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Here you will find parenting articles with useful tips and strategies, links to trusted research and examples of personal experience. Some of the articles have videos that help to bring the content to life.

Trying to get out of the door in the morning…

Dr. Marjory Phillips, CMHRT, Department of Psychology, University of Waterloo

Parenting is a job like no other.  Raising children can bring us joy and meaning.  Yet it also brings feelings of frustration, being overwhelmed, and unsure of what to do next.  The challenges of parenting can be magnified if you have a child who has big emotions or difficulties settling. 

Meltdowns are particularly hard to manage when you are trying to get out the door in the morning or when you are in a public place, such as a grocery store.  Some children have a lot of trouble following directions or adjusting to change.  Sometimes, children don’t know what to do to calm down, or they may not know what is expected of them. 

Triple P Positive Parenting Program provides parents with strategies and skills to manage these kinds of situations with confidence and with positive expectations for change.   Triple P Group uses a combination of video clips, demonstrations, and practice to provide parents with an opportunity to learn and share with other parents who have similar challenges.  Implemented in 36 countries world-wide, the program is based on science and allows parents to choose and try a variety of proven strategies that might work for their particular family. 

Tips for Avoiding Meltdowns in the mornings

  • Build a foundation of positive attention:  Show and tell your child often when they are doing what you want to see more of (playing nicely with a sibling, speaking in an indoor voice.
  • Set up a few basic rules telling your child what to do (e.g., ‘breakfast before tv’).  Be as specific as possible and try to phrase the rule positively.
  • Set up a morning routine.  It may help to include your child in the planning, deciding the order of activities or timing, for example.
  • Set up naturally available consequences for following (or not following the rules).  Praise and positive attention is important, as is a consequence for not following the rules.  Keep consequences short, immediate, and relevant to the problem (e.g., loss of screen time that morning before school or daycare).
  • Prepare in advance:  This could include engaging your child in helping to select clothes or pack a backpack or lunch the night before, etc.

In the midst of a meltdown, try to stay calm yourself and help your child by validating their feelings. Subsequent strategies such as quiet time may be needed to help a child to calm down.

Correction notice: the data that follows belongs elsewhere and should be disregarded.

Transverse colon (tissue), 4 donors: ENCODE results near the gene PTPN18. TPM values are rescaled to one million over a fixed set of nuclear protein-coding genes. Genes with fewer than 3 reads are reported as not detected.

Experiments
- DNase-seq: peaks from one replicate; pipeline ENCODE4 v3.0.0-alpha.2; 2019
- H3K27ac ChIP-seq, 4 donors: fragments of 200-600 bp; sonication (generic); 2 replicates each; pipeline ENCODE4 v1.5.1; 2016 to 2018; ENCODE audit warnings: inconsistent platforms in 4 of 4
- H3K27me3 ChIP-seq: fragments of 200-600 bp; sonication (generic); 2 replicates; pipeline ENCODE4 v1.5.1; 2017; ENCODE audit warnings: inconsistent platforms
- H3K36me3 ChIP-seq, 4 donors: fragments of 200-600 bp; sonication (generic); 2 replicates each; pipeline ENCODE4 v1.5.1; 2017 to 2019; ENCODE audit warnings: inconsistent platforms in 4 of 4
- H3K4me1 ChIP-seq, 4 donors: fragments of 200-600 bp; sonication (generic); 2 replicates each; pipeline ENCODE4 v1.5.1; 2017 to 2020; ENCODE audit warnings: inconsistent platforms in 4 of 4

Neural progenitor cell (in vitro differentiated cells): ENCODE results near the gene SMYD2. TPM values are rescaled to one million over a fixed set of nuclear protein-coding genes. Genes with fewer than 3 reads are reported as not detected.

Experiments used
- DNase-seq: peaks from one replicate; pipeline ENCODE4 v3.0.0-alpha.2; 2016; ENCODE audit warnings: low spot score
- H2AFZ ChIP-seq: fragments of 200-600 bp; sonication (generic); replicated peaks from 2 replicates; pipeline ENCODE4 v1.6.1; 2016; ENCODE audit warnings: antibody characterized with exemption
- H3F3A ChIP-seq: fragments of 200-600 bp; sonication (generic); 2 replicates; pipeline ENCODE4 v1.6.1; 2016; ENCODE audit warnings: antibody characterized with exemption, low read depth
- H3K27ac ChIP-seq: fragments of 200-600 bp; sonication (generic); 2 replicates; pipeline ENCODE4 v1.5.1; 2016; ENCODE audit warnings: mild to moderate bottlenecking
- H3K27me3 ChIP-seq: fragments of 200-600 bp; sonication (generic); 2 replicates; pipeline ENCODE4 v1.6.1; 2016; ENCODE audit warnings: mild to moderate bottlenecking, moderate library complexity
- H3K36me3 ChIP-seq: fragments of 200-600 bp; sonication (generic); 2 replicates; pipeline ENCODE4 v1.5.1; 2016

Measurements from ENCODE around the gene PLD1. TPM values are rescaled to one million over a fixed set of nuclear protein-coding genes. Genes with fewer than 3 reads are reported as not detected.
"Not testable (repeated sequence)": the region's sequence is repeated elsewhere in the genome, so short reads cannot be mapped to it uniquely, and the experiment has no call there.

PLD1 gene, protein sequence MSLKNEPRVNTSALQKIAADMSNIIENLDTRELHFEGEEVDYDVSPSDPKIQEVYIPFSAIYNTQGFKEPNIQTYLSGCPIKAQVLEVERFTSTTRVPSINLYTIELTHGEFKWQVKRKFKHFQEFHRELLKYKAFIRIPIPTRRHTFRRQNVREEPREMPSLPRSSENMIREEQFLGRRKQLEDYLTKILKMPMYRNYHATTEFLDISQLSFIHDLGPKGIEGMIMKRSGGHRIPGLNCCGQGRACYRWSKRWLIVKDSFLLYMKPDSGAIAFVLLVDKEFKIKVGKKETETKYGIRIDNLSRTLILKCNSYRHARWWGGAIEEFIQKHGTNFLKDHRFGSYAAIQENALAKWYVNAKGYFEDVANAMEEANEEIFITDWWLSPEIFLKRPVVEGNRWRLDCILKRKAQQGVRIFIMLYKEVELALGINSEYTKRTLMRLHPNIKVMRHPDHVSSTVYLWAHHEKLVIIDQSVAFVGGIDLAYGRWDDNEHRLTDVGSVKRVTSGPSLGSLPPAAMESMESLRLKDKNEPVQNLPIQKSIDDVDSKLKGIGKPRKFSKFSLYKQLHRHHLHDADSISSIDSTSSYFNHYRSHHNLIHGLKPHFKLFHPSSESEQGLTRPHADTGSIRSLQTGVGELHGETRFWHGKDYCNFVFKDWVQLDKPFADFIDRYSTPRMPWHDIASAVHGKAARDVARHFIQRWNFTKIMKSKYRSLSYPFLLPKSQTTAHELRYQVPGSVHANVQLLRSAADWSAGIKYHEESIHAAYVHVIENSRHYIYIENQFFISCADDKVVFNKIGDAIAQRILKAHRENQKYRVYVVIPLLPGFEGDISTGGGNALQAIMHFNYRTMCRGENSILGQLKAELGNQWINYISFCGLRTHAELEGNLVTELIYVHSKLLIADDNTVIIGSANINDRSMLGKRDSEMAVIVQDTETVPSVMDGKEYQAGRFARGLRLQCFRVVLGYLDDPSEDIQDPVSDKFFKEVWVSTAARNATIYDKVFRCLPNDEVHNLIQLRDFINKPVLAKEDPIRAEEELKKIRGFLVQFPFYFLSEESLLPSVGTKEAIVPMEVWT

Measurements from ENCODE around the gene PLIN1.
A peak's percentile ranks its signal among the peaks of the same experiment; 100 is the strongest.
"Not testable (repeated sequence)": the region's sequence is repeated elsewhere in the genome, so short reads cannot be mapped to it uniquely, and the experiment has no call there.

By staying calm and present in the midst of your child’s meltdown, you can help them to calm and settle as well.
Positive Parenting Can Help.                 

Triple P Positive Parenting Group is offered through the Centre for Mental Health Research and Treatment (CMHRT) at the University of Waterloo.  The next 8 week session will be held on Wednesday evenings from 6 to 8 pm beginning March 6 until May 1, 2019.  There is a fee for services with subsidies available.

Please contact  or (519) 888-4567 ext. 33842 if you would like to participate in the program and to discuss whether it is suitable for your family. Space is limited. For more information, please see

 Dr. Marjory Phillips, is the mom of two (now-adult) children, a clinical psychologist and the Director of the CMHRT in the Department of Psychology at the University of Waterloo.  The CMHRT is a training centre for clinical psychology graduate students, providing evidence-based clinical services to the Waterloo Region community.

Check out more on Managing Meltdowns here.


4 Responses to “Trying to get out of the door in the morning…”

  1. Maryanne says:

    I think this is a brilliant program.

  2. Omkalthoum says:

    ‘Build a foundation of positive attention’. I love this tips; it shares my personal point of view on parenting.

  3. Vctoria says:

    I have heard a lot of great things about the triple program. The article applies it to a very common parenting struggle in a very useful way.

  4. Teresa says:

    What a great little article, give some really great tips and strategies.

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